Recently Australia’s cotton industry has declared that it has virtually sold out of 2021 cotton. Cotton farmers in Australian are hopeful about the future with good demand, as buyers rise their support amidst the growing demand for apparel in the new international markets.
Cotton Australia CEO Adam Kay said the increasing demand demonstrates that there is still robust interest in our premium cotton.
Kay added, “There is no doubt that China was a vital trading partner for us, and we hope that they will be again, but we needed to secure sales for our top-quality cotton and that’s what our merchants have done.”
Last year’s cotton production was 2.8m bales and with the help of a grant from the Federal Government under the Agricultural Trade and Market Access Cooperation (ATMAC) Program, word is getting out.
Michael O’Rielley, Chair of the Australian Cotton Shippers Association said the efforts of all their members have paid off and this will support in selling cotton across the export markets.
O’Rielley said, “Twelve months on, I think things are looking positive. We are not without our challenges but there’s life after China – there really is.”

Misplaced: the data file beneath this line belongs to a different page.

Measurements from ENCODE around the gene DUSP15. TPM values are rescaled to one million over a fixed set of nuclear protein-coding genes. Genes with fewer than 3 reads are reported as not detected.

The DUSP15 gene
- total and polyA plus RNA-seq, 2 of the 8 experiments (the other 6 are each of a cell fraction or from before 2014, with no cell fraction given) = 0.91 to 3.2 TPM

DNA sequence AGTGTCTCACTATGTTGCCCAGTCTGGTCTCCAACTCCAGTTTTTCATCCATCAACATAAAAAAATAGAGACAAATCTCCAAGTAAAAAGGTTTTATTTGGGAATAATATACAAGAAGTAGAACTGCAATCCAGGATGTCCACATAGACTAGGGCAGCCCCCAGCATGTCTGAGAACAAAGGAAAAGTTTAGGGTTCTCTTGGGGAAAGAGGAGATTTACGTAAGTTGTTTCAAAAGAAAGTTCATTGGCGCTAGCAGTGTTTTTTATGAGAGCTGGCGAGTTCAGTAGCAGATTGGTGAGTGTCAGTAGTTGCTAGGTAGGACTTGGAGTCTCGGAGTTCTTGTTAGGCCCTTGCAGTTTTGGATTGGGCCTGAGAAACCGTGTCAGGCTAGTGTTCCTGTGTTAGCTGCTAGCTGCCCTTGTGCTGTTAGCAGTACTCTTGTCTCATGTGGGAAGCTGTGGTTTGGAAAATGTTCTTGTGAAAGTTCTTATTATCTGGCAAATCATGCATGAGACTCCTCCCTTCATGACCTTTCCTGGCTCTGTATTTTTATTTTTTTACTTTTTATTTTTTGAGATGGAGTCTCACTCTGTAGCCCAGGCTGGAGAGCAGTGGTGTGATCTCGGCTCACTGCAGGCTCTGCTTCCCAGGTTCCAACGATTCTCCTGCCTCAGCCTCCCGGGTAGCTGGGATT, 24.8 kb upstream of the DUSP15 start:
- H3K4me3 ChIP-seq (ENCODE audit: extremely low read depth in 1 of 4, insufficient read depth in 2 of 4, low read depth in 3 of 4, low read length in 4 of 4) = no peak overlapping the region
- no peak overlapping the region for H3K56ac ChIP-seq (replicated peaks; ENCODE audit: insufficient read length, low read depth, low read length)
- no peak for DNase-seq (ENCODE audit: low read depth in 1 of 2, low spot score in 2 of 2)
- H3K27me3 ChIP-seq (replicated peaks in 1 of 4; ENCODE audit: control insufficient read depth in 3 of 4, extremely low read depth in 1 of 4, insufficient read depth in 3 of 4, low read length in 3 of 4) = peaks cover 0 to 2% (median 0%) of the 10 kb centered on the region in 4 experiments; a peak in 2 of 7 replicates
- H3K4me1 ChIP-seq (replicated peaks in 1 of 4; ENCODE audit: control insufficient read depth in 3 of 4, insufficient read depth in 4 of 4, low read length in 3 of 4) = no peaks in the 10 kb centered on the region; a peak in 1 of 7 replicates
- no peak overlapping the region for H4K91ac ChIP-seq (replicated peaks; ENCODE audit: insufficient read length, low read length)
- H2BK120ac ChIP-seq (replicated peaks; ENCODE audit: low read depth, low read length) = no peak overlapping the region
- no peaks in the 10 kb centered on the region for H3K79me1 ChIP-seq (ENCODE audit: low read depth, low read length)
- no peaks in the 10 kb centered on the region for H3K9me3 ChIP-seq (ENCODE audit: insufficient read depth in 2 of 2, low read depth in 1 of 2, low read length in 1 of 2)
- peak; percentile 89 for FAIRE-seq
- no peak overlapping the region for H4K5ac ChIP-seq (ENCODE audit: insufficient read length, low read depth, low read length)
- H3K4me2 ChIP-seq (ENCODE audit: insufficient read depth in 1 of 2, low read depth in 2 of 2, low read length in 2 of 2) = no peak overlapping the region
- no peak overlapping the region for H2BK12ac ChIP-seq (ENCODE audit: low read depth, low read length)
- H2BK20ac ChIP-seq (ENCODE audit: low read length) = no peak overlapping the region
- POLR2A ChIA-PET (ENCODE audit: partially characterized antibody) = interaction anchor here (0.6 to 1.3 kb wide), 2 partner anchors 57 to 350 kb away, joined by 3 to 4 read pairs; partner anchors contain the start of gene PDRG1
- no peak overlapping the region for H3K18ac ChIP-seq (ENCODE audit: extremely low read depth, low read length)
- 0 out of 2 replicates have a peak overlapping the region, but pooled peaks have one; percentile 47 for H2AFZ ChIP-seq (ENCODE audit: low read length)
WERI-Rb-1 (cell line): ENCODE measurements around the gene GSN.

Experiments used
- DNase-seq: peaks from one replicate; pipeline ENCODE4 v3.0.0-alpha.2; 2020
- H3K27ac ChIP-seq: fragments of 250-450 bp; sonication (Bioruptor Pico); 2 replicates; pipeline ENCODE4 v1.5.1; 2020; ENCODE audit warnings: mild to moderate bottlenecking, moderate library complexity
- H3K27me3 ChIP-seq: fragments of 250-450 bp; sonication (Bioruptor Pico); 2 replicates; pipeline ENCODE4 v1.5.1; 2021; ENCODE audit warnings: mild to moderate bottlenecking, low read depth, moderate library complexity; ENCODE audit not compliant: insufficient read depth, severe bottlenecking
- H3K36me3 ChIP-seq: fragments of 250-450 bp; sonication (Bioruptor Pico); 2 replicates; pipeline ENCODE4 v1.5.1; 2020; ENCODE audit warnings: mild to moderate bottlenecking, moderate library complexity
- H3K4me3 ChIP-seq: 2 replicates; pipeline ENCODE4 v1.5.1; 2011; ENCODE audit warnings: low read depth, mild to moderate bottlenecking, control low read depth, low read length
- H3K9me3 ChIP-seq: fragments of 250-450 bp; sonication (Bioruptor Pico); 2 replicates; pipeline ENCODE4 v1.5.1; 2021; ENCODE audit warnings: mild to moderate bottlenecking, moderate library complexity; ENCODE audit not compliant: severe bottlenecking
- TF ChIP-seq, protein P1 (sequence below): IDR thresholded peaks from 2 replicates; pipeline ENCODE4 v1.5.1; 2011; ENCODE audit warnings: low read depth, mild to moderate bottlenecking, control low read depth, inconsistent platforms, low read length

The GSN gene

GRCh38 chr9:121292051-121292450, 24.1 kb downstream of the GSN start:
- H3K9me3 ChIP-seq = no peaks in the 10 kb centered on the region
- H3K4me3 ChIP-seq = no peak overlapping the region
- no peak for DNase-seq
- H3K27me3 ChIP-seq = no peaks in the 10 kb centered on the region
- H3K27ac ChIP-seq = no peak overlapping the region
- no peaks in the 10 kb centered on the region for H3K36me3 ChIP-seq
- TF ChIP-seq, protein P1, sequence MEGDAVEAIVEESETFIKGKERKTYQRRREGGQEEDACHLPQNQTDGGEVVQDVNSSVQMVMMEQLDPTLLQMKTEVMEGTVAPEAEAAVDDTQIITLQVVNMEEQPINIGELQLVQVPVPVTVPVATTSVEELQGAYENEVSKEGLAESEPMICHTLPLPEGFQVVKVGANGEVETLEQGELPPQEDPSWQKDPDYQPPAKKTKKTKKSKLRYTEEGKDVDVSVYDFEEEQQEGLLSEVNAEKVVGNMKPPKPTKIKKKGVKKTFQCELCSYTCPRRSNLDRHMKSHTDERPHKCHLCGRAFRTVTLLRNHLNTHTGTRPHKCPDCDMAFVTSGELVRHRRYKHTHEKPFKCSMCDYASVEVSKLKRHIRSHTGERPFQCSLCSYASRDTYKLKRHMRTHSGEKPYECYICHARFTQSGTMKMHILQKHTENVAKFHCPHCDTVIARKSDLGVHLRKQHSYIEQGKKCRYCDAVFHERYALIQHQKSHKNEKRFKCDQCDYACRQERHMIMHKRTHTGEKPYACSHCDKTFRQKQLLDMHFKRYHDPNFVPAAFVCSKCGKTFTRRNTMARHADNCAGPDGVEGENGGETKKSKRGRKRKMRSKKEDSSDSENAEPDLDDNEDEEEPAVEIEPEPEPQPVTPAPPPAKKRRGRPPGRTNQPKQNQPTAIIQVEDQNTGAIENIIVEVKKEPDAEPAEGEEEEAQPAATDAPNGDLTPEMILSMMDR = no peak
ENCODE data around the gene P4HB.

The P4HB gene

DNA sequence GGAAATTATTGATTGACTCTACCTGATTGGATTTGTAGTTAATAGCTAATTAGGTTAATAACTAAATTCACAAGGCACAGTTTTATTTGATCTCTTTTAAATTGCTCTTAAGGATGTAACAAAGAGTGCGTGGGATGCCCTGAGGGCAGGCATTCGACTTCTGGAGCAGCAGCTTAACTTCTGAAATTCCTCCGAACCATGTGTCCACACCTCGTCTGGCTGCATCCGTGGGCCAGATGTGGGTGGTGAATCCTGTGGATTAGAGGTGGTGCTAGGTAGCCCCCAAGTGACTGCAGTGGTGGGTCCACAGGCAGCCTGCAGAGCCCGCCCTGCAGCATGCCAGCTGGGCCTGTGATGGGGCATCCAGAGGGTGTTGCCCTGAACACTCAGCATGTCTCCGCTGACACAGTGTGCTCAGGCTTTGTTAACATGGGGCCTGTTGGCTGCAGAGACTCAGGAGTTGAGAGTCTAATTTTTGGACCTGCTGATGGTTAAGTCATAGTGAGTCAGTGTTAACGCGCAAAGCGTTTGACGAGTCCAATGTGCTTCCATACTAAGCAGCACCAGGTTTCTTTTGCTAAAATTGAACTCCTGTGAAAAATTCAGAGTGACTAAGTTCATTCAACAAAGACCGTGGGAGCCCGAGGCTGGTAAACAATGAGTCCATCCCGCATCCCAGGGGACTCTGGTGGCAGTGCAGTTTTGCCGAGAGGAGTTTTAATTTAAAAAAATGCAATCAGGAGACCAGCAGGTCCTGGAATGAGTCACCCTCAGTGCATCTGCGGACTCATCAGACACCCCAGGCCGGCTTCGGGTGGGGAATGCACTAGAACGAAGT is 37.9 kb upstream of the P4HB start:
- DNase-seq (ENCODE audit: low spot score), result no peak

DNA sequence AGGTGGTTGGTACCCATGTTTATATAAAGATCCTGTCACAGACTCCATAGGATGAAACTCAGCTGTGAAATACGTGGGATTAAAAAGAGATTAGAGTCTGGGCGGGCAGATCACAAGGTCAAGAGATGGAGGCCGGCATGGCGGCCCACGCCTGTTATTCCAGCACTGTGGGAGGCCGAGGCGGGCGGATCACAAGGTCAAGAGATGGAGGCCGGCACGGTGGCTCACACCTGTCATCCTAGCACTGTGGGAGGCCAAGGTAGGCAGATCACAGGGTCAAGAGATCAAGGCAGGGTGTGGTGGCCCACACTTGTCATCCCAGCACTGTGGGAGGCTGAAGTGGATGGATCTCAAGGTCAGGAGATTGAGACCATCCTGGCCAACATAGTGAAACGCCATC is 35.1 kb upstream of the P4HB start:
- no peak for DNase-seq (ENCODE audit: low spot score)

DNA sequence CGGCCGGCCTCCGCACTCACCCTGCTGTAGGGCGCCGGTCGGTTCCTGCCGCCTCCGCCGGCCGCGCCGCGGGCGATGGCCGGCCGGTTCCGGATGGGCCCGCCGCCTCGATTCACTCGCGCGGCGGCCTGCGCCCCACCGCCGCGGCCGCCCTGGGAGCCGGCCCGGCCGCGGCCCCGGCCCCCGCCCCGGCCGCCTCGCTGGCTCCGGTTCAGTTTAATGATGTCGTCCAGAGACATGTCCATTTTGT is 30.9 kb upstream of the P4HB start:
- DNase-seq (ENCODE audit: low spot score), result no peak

“We are still fielding enquiries for the 2021 crop however we are all but sold out. If we could get more bales, we would sell them because the demand is certainly there,” he told.
O’Rielley said Vietnam, Thailand, Bangladesh and India have all been supportive with Indonesia having the most immediate potential.
“Right now, Vietnam is our biggest export market followed by Indonesia which currently has the most upside. They are our closest neighbor, and we have short shipping times. We are a lot more competitive in terms of price, and we can land it there quickly for an industry operating in a ‘just-in-time’ environment.”
O’Rielley said Turkey re-entered the market recently purchasing volumes of Australian cotton not seen for several years while Pakistan would order more if shipping issues could be resolved.
“The pandemic has increased prices and competition for containers while shipping lines are more selective, choosing ports with easy access. Once we have secured shipping, we can land bales in Asia in two weeks compared to 8 to 12 weeks for the US and Brazil,” O’Rielley said.
Kay said Australia’s cotton is known for its sustainability and high-quality, on top of its reputation for being one the least foreign matter contaminated fibres in the world, resulting in better productivity.
“Many of our farmers have already secured contracts for their cotton on the futures market and that gives us a great start to the sales campaign for this season. We sell every bale we produce and 2022 will be no different,” Kay said.